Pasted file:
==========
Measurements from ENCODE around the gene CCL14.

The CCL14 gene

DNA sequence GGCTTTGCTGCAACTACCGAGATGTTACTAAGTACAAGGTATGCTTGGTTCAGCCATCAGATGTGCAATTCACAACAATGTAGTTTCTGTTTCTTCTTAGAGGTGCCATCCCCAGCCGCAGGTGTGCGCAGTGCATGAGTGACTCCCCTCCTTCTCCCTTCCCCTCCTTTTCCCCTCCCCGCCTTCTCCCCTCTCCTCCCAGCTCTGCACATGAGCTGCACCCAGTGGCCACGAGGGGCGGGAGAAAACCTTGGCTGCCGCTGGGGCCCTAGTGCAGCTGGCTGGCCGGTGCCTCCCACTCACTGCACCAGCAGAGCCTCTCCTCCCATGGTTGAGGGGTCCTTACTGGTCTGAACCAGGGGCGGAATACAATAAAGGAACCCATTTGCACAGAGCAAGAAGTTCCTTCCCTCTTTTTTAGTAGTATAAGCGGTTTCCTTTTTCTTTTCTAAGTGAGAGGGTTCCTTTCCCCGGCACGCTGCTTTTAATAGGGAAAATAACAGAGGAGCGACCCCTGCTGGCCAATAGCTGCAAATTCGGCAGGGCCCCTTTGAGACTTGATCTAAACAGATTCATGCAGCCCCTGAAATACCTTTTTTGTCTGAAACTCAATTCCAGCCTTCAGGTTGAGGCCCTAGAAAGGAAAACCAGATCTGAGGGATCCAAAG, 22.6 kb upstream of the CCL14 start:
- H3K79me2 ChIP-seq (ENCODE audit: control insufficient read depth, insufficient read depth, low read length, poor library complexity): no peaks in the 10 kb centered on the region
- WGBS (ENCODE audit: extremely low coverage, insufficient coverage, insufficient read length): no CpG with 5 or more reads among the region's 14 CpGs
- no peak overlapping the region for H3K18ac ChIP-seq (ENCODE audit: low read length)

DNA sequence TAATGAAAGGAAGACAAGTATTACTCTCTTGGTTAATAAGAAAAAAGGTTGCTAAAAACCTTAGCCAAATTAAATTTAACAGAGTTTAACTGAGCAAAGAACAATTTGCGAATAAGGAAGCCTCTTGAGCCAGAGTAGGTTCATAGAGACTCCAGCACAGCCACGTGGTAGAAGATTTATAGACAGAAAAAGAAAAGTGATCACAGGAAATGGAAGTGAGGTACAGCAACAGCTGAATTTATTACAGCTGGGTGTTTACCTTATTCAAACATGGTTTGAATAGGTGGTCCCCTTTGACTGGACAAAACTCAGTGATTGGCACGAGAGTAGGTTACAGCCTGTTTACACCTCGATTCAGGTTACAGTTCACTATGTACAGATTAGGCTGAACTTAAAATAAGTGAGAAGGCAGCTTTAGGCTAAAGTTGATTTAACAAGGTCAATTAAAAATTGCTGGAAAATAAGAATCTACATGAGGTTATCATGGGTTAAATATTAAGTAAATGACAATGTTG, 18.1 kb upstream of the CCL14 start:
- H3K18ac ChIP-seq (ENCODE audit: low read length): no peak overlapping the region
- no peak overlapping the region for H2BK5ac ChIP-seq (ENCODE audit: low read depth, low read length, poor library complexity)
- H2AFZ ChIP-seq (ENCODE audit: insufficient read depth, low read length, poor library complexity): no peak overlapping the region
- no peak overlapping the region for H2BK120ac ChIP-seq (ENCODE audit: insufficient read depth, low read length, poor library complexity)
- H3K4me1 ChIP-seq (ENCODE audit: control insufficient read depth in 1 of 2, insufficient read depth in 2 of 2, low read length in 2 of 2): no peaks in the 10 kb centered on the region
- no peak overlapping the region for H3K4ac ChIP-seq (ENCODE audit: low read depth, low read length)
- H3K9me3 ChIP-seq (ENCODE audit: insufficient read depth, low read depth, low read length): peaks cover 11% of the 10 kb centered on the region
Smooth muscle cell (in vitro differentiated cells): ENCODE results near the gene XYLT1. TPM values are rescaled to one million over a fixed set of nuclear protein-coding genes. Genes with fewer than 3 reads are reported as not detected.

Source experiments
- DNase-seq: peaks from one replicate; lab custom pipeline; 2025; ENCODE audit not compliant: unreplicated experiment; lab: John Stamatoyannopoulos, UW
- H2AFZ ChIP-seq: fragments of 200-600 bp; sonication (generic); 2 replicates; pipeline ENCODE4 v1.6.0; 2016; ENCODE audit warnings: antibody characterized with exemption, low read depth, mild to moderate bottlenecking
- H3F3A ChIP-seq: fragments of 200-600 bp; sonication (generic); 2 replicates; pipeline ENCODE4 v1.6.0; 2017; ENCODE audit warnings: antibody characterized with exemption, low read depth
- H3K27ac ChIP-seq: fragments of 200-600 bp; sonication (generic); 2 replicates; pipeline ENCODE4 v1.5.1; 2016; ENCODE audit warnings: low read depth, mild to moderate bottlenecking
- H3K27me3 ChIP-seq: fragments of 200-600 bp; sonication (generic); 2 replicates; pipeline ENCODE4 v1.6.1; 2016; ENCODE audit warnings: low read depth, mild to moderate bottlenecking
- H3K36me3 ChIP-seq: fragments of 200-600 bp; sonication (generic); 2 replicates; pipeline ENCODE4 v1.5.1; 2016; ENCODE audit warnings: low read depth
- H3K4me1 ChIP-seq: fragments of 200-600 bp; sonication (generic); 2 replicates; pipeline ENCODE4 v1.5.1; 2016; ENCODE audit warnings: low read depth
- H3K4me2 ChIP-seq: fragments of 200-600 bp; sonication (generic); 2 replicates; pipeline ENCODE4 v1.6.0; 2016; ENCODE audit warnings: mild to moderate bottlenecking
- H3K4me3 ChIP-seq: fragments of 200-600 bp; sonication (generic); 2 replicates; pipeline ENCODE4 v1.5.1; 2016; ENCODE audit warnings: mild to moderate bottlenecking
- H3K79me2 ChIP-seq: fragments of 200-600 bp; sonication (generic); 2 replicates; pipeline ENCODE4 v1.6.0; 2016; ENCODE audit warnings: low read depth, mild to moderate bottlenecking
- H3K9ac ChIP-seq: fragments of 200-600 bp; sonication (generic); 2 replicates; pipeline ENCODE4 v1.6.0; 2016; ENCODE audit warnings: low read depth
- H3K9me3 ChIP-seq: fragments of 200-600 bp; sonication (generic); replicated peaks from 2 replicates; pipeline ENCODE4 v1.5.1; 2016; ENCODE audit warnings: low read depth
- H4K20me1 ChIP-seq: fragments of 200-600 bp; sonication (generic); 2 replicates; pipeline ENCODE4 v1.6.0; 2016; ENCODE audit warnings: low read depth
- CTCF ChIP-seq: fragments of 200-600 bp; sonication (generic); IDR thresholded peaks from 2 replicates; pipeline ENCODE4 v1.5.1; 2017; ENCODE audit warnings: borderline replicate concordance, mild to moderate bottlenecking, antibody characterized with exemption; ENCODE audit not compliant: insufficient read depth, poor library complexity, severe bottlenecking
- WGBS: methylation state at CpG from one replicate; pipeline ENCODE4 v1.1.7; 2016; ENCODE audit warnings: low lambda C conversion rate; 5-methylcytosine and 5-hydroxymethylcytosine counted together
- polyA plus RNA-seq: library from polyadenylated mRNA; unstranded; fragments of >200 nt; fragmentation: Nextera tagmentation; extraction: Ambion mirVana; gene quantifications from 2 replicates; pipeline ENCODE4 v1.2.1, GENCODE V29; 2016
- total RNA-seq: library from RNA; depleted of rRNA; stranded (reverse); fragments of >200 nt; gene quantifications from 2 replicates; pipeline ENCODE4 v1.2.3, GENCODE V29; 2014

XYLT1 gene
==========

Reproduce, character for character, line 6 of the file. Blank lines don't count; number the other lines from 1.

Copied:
- no peak overlapping the region for H3K18ac ChIP-seq (ENCODE audit: low read length)